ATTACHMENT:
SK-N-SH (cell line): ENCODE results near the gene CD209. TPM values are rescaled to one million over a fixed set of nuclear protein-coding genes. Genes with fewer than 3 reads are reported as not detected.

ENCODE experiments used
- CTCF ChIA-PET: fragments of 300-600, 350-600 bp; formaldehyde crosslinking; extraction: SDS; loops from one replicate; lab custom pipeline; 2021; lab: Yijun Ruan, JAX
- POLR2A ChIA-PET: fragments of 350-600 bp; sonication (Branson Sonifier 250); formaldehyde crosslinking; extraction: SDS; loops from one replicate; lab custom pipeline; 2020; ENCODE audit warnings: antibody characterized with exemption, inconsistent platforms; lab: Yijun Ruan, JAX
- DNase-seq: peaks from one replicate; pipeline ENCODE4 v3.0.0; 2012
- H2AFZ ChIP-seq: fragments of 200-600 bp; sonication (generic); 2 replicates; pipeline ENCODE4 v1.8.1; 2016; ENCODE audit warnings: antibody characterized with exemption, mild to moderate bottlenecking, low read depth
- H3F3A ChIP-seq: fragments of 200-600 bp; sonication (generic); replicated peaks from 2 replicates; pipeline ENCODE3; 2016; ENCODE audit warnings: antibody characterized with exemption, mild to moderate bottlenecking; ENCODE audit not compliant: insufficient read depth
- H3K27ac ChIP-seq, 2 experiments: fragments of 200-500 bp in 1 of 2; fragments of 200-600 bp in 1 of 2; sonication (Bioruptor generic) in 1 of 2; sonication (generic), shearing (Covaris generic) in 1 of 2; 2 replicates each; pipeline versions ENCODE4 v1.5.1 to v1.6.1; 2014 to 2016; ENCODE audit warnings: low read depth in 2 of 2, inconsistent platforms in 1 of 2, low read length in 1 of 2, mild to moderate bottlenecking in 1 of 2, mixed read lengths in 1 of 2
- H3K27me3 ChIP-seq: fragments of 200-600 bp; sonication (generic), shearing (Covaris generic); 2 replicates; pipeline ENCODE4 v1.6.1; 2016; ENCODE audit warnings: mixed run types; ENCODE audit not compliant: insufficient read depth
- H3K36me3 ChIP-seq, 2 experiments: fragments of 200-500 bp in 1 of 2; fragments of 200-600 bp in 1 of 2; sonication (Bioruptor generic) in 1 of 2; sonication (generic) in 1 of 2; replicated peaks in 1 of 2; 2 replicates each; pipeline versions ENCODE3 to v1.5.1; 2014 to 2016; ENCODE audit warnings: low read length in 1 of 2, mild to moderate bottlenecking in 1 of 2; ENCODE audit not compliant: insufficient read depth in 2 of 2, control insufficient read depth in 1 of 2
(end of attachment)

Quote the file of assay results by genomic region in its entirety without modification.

SK-N-SH (cell line): ENCODE results near the gene CD209. TPM values are rescaled to one million over a fixed set of nuclear protein-coding genes. Genes with fewer than 3 reads are reported as not detected.

ENCODE experiments used
- CTCF ChIA-PET: fragments of 300-600, 350-600 bp; formaldehyde crosslinking; extraction: SDS; loops from one replicate; lab custom pipeline; 2021; lab: Yijun Ruan, JAX
- POLR2A ChIA-PET: fragments of 350-600 bp; sonication (Branson Sonifier 250); formaldehyde crosslinking; extraction: SDS; loops from one replicate; lab custom pipeline; 2020; ENCODE audit warnings: antibody characterized with exemption, inconsistent platforms; lab: Yijun Ruan, JAX
- DNase-seq: peaks from one replicate; pipeline ENCODE4 v3.0.0; 2012
- H2AFZ ChIP-seq: fragments of 200-600 bp; sonication (generic); 2 replicates; pipeline ENCODE4 v1.8.1; 2016; ENCODE audit warnings: antibody characterized with exemption, mild to moderate bottlenecking, low read depth
- H3F3A ChIP-seq: fragments of 200-600 bp; sonication (generic); replicated peaks from 2 replicates; pipeline ENCODE3; 2016; ENCODE audit warnings: antibody characterized with exemption, mild to moderate bottlenecking; ENCODE audit not compliant: insufficient read depth
- H3K27ac ChIP-seq, 2 experiments: fragments of 200-500 bp in 1 of 2; fragments of 200-600 bp in 1 of 2; sonication (Bioruptor generic) in 1 of 2; sonication (generic), shearing (Covaris generic) in 1 of 2; 2 replicates each; pipeline versions ENCODE4 v1.5.1 to v1.6.1; 2014 to 2016; ENCODE audit warnings: low read depth in 2 of 2, inconsistent platforms in 1 of 2, low read length in 1 of 2, mild to moderate bottlenecking in 1 of 2, mixed read lengths in 1 of 2
- H3K27me3 ChIP-seq: fragments of 200-600 bp; sonication (generic), shearing (Covaris generic); 2 replicates; pipeline ENCODE4 v1.6.1; 2016; ENCODE audit warnings: mixed run types; ENCODE audit not compliant: insufficient read depth
- H3K36me3 ChIP-seq, 2 experiments: fragments of 200-500 bp in 1 of 2; fragments of 200-600 bp in 1 of 2; sonication (Bioruptor generic) in 1 of 2; sonication (generic) in 1 of 2; replicated peaks in 1 of 2; 2 replicates each; pipeline versions ENCODE3 to v1.5.1; 2014 to 2016; ENCODE audit warnings: low read length in 1 of 2, mild to moderate bottlenecking in 1 of 2; ENCODE audit not compliant: insufficient read depth in 2 of 2, control insufficient read depth in 1 of 2